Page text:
Broncos counter-punch to win, huge T.V. ratings
DENVER — With its invisible vegetation and precipitation-starved air, Denver may not have duplicated the setting. Other than that, Sunday night’s 31-19 Bronco win appeared to be a revival of the Rumble in the Jungle.
The T.V. ratings certainly seemed to suggest a similarity, with NBC reporting that the game turned in the highest ratings ever for its prime time NFL slot.
The reason for the rating isn’t difficult to discern. With Peyton Manning in tow, the Broncos had all the mystique of Muhammad Ali.
Just like the former champ famously built a band of believers at his sensationalized sparring sessions, none of the record number of Bronco fans who showed up to watch the legendary quarterback loosen up his arm this offseason felt like underdogs.
Too bad. Looming as large and methodical as a young George Foreman, the Pittsburgh Steelers backed the Broncos into a corner.
As if to steal a page from the big bruiser’s book, the Steelers seized the upper hand, keeping their opponents on the ropes all game — Big Ben Roethlisberger even toyed with the home team. Every time the Broncos defense gained confidence on first and second down, Pittsburgh’s heavyweight under center would answer with another stiff jab on third-and-long. He confounded the Broncos with six of those seemingly inconceivable conversions.
The Broncos, meanwhile, appeared to be a flash in the pan.
A touchdown on a 2-play, 80-yard, 36-second drive? Miniscule as their voices may have been at a deafening mile above sea level, you could almost hear Pittsburgh piping up: “Big whoop. Let’s see them do that again.”
But that’s the thing about a former champion. The fact that they’ve done it before often means they can do it again — especially if you give them 651 days to build a cache of motivation and a comeback plan.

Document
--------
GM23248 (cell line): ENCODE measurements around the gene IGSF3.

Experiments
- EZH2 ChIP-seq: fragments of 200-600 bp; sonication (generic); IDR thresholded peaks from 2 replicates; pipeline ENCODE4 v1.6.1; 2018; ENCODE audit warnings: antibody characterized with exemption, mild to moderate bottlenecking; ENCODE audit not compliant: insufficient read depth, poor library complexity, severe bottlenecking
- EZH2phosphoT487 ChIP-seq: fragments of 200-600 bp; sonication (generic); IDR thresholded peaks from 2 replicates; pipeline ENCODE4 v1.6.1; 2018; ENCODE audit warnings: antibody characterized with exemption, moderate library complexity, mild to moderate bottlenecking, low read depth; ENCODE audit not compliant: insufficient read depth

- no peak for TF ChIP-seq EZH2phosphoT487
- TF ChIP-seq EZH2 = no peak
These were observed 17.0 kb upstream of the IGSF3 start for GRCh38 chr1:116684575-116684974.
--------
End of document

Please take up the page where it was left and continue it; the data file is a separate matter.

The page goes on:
It may not have looked like a plan – “obviously, it was frustrating,” Manning said about watching the Steelers pummel his defense for over 14 minutes during the 15-minute third quarter — but the Broncos counter-punched so beautifully it almost looked like Ali springing free and putting together the four-part combination that knocked Foreman out in the eighth.
Let’s recount all four of those shots, shall we?
Punch: The Steelers had the kind of possession that keeps any team in a game, holding the ball for 35 minutes to the Broncos 25.
Counter-punch: The Broncos came up with the big plays that win games, like a 71-yard touchdown reception by Demaryus Thomas and an interception returned for a touchdown by newcomer Tracy Porter.
Punch: The Steelers were great on third downs, converting 57 percent on the night.
Counter-punch: The Broncos were so productive on first and second down, they didn’t need third down. They faced only nine to Pittsburgh’s 19.
Punch: The Steelers used a no-huddle offense to keep the Broncos defense off-balanced early in the game.
Counter-punch: The Broncos used the no-huddle offense late in the game to seal the win.
Punch: For the vast majority of the game, the Broncos couldn’t get their mitts on Roethlisberger because of his great elusiveness.
Counter-punch: Pittsburgh couldn’t get to Manning either — because of the Broncos great pass protection and the signal caller’s quick thinking.
Like Ali’s left hook, it was the Broncos’ final counter-punch that proved to be the knockout blow. With the game on the line, Roethlisberger was finally pressured into the turnover that sealed the Broncos’ win. Manning completed 19 of 26 passes for 253 yards, two touchdowns and a Bronco win from the comfort of his pocket.
Now that they’ve proven themselves, there’s a new question for the Broncos and their old champ under center: How many more fights do they have left in them?
Time will tell. But at least one question now appears to be answered: Giving this team five prime time slots in 2012 was a good idea.